In January 1969, a massive oil spill off the coast of Santa Barbara, California, changed the course of our country's environmental history. Shocked by images of sludge-covered beaches, blackened waves, and thousands of oil-soaked birds lying dead on the sand, the American public demanded the enactment of new environmental safeguards. This outcry helped spark the formation of the Environmental Protection Agency and the passage of the National Environmental Protection Act (NEPA), which requires federal agencies to take environmental impacts into account when making decisions. NEPA has sometimes been called our "environmental Magna Carta."
Considering that history, the news that oil companies are fracking off the coast of California takes on a tragic irony. As reported by the AP on Saturday, for years federal agencies have been approving fracking operations -- and the indiscriminate dumping of fracking waste -- in the same offshore oil fields that caused the 1969 spill. The irony is that regulators have exempted the offshore dumping of dangerous, chemical-laced fracking fluids from adequate environmental review under NEPA.
Fracking is an inherently risky process that involves pumping millions of gallons of water, sand, and chemicals deep underground to create cracks in shale and other rock formations and release the oil or natural gas trapped inside. Fracking fluid typically consists of dozens of chemicals, many of them toxic and some of them carcinogenic, and when it returns to the surface it is usually accompanied by "produced water," which can contain heavy metals and radioactive materials. Fracking and related oil and gas activities have been linked to drinking water contamination, hazardous air pollution, and wildlife deaths and illinesses across the country.
The Santa Barbara Channel plays host to an array of seal, sea lion, dolphin, and whale species, including the endangered blue and humpback whales. Fracking puts all of them at risk. And since oil companies are primarily using offshore fracking to try to revive old wells, this drilling activity runs the risk of breaking the seals on old well bores, causing new oil spills. But those risks haven't stopped the EPA and the Interior Department's Bureau of Safety and Environmental Enforcement (BSEE) from allowing oil companies to frack in the Santa Barbara Channel, or from allowing them to dump fracking waste fluids into the Pacific Ocean.
Normally, the dumping of potentially hazardous materials would require the government to conduct an environmental assessment or prepare an environmental impact statement, as mandated by NEPA. But federal regulators have approved this indiscriminate dumping of waste under the weak "categorical exclusion" process, which involves only minimal environmental review and does not allow for any public comment. What's worse, for years California regulators had no idea that fracking was occurring off the state's coast, because federal agencies didn't bother to inform them.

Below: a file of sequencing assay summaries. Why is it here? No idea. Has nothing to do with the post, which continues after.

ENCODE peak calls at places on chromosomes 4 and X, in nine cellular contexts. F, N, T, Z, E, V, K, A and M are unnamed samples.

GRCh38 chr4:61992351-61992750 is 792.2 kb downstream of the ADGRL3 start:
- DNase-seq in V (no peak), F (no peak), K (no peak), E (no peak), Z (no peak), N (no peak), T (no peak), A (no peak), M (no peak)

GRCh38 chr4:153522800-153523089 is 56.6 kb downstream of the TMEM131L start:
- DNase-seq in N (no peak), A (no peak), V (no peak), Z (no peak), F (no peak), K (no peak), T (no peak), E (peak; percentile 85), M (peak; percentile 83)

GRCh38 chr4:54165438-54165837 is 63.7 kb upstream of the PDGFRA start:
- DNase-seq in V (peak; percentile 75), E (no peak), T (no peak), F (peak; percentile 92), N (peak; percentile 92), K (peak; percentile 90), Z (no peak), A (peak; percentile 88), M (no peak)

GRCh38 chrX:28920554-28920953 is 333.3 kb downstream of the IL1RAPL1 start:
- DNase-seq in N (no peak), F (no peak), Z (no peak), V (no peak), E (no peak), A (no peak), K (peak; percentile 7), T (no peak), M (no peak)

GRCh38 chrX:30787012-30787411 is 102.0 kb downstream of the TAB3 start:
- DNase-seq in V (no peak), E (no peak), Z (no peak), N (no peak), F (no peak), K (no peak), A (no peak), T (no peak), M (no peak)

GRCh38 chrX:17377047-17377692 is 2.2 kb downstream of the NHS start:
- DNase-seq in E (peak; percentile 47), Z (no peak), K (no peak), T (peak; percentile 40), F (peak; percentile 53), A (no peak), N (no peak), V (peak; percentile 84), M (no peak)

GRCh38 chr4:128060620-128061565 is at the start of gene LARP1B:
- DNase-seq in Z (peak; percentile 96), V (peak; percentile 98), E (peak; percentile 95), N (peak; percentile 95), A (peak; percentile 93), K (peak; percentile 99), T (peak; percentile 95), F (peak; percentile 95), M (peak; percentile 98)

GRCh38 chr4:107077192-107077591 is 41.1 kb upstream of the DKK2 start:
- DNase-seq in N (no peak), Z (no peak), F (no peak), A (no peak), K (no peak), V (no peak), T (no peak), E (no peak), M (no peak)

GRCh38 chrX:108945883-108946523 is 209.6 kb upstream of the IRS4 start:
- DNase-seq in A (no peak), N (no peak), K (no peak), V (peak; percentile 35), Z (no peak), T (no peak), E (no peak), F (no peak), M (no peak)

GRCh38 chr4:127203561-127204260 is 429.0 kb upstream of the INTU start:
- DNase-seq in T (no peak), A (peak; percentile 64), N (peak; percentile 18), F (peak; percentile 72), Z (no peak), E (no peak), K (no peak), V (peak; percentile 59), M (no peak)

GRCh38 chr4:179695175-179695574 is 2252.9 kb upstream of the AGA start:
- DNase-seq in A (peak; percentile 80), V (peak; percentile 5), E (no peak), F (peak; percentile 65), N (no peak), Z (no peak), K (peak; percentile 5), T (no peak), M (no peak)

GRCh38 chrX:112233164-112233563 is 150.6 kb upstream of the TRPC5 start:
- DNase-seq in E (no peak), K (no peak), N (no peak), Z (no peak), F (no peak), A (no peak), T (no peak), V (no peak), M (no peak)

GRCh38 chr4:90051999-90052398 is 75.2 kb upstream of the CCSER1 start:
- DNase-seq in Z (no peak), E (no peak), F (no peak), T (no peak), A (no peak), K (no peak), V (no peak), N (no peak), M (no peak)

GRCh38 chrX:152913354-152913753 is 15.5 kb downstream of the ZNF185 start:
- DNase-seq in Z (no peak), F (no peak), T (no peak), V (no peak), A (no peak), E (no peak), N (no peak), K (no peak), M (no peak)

The EPA and the BSEE have continuously approved fracking operations off the coast of California despite the fact that there's no substantial research examining fracking's effects on marine environments. Without such research -- or any serious environmental impact studies by federal agencies -- we have no way of knowing how much harm has been inflicted by offshore fracking.
We shouldn't allow more fracking in the sensitive waters off California's coast -- especially when we have no idea how it affects marine life. Federal and state agencies must keep fracking wastes out of coastal waters and, at the same time, Congress must eliminate the loophole in NEPA that allows regulators to grant categorical exclusions to many oil- and gas-related activities.
If the Santa Barbara oil spill more than 40 years ago taught us anything, it's that oil and gas drilling will always put human health and natural environments at risk. We must turn away fossil fuels like oil and natural gas and invest in clean, safe forms of energy, like wind and solar. Embracing a clean-energy future will not only stave off the devastating consequences of climate disruption but will also protect our oceans, coastlines, and beaches from deadly pollution.
-- Sammy Roth